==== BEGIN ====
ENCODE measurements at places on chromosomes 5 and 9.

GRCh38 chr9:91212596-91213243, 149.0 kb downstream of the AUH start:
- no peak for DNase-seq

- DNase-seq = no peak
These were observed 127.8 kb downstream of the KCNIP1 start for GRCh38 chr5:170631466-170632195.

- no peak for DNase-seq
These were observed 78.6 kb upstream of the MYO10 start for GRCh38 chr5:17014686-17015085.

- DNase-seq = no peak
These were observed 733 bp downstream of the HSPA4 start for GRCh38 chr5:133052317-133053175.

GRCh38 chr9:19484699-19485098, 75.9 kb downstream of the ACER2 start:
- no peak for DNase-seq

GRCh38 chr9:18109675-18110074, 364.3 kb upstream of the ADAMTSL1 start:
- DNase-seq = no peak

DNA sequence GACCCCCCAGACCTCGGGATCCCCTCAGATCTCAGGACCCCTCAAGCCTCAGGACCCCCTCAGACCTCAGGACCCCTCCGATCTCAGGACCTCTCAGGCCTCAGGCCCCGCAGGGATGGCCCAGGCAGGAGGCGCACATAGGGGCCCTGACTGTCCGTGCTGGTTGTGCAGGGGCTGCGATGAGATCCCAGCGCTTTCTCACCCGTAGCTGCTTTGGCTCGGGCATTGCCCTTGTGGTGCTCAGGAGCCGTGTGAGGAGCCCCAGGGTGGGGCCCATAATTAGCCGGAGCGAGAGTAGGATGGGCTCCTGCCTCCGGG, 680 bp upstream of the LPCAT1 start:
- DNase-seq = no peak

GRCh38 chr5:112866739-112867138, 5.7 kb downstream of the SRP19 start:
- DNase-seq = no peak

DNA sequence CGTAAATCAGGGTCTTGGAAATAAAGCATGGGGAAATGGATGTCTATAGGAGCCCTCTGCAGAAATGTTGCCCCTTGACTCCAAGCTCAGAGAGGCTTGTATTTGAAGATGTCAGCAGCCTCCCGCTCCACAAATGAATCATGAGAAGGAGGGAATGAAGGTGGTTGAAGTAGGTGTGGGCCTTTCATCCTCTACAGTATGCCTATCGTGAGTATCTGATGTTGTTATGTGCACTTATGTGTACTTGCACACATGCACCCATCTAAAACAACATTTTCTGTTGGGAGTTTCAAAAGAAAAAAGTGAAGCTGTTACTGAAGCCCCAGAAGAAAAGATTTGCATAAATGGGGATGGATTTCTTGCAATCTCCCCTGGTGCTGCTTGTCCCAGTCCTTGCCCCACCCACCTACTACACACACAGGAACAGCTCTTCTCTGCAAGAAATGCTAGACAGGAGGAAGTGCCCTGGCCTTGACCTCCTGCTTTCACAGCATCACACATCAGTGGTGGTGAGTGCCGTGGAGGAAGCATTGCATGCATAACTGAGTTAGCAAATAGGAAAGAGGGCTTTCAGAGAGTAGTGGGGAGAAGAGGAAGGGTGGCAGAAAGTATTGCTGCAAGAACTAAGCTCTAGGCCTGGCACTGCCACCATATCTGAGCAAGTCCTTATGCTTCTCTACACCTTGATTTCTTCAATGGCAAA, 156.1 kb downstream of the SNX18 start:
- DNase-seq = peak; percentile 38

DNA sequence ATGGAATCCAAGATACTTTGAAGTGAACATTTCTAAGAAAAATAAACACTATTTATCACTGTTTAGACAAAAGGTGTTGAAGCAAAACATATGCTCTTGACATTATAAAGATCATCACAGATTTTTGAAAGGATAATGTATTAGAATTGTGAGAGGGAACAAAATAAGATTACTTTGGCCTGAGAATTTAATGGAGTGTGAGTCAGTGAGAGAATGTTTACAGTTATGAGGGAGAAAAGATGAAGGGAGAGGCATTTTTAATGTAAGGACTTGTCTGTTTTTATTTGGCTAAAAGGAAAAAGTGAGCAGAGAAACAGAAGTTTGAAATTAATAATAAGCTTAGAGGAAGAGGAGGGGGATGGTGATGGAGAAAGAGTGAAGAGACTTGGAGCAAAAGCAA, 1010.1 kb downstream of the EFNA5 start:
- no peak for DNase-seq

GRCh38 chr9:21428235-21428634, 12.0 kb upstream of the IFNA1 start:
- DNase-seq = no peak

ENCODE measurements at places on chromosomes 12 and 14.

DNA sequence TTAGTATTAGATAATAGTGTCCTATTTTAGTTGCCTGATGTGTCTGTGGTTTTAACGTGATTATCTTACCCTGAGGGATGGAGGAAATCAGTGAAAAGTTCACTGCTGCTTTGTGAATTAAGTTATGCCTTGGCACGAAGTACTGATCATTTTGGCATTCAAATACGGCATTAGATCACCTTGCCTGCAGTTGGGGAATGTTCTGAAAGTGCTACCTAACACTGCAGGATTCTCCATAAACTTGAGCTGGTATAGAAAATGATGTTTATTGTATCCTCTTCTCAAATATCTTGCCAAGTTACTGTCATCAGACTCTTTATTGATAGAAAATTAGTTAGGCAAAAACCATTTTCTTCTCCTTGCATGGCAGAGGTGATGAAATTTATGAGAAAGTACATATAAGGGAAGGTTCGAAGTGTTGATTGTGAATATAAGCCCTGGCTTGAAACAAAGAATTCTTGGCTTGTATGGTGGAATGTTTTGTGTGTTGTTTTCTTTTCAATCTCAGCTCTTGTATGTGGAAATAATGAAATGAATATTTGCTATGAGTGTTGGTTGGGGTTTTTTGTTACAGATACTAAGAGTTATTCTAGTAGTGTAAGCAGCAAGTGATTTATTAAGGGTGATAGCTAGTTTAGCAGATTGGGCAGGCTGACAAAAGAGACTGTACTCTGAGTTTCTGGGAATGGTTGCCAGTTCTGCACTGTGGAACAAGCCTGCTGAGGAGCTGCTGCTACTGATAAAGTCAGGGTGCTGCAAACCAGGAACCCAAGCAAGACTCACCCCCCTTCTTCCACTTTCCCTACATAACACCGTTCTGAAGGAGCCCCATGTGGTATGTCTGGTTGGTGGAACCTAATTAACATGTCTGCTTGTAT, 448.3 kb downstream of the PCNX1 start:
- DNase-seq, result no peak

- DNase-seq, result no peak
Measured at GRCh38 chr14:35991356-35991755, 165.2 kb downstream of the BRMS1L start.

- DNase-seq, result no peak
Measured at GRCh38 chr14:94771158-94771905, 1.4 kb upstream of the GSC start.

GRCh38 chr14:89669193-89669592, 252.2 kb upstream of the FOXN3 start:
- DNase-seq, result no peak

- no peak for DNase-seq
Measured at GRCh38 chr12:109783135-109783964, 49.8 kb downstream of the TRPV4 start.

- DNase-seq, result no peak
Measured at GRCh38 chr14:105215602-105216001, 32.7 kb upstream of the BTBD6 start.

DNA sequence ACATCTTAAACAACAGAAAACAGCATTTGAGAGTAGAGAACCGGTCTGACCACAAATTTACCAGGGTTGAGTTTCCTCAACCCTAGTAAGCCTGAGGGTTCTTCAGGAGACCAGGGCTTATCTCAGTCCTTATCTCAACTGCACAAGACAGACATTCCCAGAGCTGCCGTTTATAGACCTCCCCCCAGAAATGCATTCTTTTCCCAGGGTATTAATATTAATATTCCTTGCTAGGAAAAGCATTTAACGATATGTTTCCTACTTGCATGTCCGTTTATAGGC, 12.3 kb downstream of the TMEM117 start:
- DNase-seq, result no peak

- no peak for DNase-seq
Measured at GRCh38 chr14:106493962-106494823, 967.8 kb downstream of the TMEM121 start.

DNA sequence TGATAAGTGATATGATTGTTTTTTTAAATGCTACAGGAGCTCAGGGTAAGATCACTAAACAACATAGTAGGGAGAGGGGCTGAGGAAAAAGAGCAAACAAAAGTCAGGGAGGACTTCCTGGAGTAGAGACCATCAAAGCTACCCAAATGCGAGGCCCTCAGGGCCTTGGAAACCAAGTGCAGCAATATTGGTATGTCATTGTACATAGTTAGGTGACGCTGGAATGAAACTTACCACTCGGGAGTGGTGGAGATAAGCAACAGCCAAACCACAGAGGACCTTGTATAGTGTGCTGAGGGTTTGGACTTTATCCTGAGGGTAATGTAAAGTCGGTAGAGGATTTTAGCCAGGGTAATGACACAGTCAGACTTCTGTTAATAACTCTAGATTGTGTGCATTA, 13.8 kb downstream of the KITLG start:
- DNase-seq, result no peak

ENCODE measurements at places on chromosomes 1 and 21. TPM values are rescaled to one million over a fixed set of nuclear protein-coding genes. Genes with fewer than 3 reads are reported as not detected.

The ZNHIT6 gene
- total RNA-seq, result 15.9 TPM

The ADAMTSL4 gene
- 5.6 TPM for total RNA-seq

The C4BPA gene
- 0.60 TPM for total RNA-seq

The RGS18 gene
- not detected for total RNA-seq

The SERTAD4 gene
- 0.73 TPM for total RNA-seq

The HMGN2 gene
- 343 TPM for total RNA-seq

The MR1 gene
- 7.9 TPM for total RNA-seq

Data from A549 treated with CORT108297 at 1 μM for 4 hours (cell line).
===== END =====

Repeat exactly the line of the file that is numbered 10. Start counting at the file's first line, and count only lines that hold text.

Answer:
GRCh38 chr9:19484699-19485098, 75.9 kb downstream of the ACER2 start: